Pat’s loyalty was his greatest strength, loyal to the people who he worked for, and who worked for him. The latter he nurtured and protected and so many of them took that on as they went through their own successful careers. He was tenacious when nurturing and protecting an idea, to the extent that at times I wanted to punch him out, but wisely refrained. Pat was and is a sixth-degree black belt in some nasty-assed martial art. So, read the book, it makes sense to me....
Jack Keil, Creative Director – Saatchi & Saatchi
I wrote a book about advertising in 1988 called “How to Zig in a Zagging World – Unleashing Your Hidden Creativity.” Pat Peduto was my model. I never knew what he was going to do or what rules he wouldn’t follow.
Amy Krakow, President – AgitProp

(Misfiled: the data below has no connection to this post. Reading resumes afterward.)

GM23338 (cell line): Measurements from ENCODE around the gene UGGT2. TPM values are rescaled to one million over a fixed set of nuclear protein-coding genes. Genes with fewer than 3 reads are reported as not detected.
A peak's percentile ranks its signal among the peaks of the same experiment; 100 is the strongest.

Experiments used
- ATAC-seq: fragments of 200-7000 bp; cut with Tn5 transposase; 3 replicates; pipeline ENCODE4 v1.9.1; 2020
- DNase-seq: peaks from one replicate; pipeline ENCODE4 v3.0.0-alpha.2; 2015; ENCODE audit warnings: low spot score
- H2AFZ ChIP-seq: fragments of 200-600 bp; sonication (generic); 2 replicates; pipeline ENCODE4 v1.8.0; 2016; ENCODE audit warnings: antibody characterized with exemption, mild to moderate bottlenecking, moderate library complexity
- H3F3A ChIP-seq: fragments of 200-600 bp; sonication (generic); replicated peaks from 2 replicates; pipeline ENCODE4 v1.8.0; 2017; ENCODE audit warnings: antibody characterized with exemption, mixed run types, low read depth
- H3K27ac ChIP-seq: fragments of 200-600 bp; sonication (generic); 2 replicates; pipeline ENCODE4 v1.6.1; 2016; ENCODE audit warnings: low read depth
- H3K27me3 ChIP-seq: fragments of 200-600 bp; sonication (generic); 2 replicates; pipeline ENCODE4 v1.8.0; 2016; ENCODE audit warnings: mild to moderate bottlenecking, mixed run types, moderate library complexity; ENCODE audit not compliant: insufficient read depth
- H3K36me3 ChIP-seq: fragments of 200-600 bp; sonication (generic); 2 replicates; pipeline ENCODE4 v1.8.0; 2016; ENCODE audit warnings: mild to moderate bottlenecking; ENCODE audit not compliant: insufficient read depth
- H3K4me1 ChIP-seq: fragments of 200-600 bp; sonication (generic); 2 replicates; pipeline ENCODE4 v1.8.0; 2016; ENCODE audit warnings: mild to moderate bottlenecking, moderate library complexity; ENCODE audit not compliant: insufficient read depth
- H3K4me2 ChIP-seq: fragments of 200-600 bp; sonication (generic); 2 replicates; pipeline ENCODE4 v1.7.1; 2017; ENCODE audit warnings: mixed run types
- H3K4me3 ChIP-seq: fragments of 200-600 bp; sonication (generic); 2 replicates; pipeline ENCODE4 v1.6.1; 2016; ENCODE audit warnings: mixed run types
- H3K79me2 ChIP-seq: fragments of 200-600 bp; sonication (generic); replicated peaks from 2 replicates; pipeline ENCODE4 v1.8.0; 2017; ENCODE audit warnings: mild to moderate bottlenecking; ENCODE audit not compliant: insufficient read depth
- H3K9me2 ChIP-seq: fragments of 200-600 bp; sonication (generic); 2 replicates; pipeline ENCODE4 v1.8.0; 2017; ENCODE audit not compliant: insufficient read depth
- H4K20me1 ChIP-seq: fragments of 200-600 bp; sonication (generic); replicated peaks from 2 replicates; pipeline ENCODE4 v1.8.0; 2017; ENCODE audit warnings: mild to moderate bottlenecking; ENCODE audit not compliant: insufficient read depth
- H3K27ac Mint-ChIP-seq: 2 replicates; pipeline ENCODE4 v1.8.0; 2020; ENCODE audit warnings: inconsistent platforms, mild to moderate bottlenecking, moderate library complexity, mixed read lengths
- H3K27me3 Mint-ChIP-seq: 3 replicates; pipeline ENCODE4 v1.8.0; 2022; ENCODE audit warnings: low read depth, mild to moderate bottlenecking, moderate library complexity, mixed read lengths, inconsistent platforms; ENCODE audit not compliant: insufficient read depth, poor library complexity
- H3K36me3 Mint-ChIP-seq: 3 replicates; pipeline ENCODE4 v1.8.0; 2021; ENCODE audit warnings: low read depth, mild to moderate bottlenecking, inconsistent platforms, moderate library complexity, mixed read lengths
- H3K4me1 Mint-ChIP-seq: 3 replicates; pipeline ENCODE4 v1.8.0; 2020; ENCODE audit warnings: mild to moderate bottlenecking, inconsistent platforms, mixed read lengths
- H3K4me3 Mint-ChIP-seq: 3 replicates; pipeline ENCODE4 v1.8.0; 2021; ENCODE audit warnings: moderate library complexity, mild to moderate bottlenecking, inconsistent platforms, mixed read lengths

“It’s like watching “Mad Men” and knowing what’s really going on.”
Paige St John Patterson, Co-Creative Director – DMB&B
When Pat told me he was writing a book on how to do advertising I was both excited and a little bit jealous.

Excited because I knew that if you worked the process of advertising the way we did when we were a team, if you used the same ways of approaching, dissecting and solving advertising challenges as we had together, you’ll get to experience all the success and excitement we did.

Excited because I knew that he’d be able to put down in words and pictures all the thoughts, processes, recipes, formulas and exercises that would get you to have the sort of fantastic experiences he and I shared.

Excited because there’s really never been anything quite as crazy, exciting and rewarding as working with
Pat Peduto to solve an advertising problem.

It started with a Beatles haircut and a Peter Max tie.

DFS to RocketScience

RocketScience is a boutique, triage advertising agency that marries BrandMessaging with persuasive, provocative creative.

A creative resource for companies, services and brands, a partner for public relations firms and a phantom resource for advertising agencies.